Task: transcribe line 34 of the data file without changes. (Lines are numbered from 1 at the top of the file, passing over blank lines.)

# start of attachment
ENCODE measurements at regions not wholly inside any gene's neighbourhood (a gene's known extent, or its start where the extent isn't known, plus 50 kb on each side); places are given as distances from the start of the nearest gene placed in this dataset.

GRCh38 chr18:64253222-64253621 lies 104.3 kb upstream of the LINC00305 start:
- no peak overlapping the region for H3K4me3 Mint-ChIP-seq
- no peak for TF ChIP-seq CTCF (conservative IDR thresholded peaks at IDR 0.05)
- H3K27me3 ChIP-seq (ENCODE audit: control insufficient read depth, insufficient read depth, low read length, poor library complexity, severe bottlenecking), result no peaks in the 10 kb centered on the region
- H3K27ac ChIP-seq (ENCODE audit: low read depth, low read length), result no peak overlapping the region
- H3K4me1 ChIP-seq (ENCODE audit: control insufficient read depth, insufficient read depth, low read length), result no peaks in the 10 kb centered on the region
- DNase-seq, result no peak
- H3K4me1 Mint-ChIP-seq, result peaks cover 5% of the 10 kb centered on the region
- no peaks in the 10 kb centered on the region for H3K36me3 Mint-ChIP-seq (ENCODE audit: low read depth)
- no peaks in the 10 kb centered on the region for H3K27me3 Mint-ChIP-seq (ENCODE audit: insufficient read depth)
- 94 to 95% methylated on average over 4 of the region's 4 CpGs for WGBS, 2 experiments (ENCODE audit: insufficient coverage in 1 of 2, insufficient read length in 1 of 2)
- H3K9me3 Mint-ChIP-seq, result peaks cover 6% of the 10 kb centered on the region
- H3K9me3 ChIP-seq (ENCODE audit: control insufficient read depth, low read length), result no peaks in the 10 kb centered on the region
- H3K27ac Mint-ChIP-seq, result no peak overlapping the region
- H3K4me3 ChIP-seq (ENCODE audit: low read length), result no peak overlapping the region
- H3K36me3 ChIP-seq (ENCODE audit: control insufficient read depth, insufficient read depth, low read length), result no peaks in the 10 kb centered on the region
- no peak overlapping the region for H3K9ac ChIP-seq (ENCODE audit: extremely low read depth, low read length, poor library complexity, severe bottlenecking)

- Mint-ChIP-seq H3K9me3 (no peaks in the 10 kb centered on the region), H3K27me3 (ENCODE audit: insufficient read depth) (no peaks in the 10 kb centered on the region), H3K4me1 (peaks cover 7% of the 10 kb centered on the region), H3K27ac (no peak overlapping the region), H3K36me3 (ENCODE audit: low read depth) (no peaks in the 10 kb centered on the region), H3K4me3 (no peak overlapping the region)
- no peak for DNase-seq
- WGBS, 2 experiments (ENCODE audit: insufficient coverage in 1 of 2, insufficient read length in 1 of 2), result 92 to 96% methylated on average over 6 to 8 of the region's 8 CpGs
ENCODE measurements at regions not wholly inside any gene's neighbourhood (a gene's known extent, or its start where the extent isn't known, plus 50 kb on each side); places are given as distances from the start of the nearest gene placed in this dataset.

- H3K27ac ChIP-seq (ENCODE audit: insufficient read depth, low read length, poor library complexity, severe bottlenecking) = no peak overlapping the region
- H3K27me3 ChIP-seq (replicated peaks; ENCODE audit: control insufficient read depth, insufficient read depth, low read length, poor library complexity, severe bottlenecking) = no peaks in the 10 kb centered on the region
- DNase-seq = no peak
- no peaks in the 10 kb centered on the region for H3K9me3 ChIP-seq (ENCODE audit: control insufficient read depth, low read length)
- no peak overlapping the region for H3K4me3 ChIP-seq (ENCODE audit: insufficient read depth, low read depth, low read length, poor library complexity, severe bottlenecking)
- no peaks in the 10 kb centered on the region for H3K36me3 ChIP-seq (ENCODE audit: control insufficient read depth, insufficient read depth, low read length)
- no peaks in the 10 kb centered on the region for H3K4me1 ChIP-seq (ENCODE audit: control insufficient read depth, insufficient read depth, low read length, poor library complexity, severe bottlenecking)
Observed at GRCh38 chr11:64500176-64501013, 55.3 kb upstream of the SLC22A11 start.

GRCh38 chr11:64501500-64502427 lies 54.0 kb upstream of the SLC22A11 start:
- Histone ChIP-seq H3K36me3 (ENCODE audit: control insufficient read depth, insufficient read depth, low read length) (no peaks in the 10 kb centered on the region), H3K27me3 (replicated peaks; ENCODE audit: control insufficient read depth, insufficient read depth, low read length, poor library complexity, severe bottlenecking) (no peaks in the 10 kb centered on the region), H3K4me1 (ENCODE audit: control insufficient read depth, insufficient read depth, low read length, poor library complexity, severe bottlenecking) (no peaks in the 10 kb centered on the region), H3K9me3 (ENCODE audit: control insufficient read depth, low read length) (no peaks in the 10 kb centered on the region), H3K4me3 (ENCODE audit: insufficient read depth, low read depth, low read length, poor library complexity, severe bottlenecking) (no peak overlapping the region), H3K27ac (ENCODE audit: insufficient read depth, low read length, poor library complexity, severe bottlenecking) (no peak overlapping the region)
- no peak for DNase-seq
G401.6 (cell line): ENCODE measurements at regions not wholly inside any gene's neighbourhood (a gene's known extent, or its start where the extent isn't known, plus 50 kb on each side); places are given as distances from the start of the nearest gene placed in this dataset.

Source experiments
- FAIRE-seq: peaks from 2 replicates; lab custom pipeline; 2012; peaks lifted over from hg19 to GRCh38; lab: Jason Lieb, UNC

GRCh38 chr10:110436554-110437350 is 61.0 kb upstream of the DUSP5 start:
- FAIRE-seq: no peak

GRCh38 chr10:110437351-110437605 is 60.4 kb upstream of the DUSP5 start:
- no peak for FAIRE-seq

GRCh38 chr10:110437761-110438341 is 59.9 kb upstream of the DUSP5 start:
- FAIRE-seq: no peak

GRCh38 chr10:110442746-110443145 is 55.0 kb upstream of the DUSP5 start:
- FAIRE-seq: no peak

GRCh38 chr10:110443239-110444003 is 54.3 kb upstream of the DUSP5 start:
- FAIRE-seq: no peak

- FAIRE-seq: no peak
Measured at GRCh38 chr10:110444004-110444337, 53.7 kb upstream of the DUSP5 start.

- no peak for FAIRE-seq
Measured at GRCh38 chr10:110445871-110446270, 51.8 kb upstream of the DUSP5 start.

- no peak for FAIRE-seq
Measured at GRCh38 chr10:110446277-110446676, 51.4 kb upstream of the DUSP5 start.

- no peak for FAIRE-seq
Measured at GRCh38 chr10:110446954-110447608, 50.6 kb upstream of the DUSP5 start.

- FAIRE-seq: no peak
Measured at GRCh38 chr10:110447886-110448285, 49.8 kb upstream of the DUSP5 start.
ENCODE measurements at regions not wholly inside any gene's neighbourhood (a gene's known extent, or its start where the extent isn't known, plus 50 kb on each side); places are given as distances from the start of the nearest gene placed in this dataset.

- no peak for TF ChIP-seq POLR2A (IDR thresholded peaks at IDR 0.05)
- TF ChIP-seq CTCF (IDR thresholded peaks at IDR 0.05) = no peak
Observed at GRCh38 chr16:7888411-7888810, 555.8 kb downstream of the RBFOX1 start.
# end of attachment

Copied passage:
G401.6 (cell line): ENCODE measurements at regions not wholly inside any gene's neighbourhood (a gene's known extent, or its start where the extent isn't known, plus 50 kb on each side); places are given as distances from the start of the nearest gene placed in this dataset.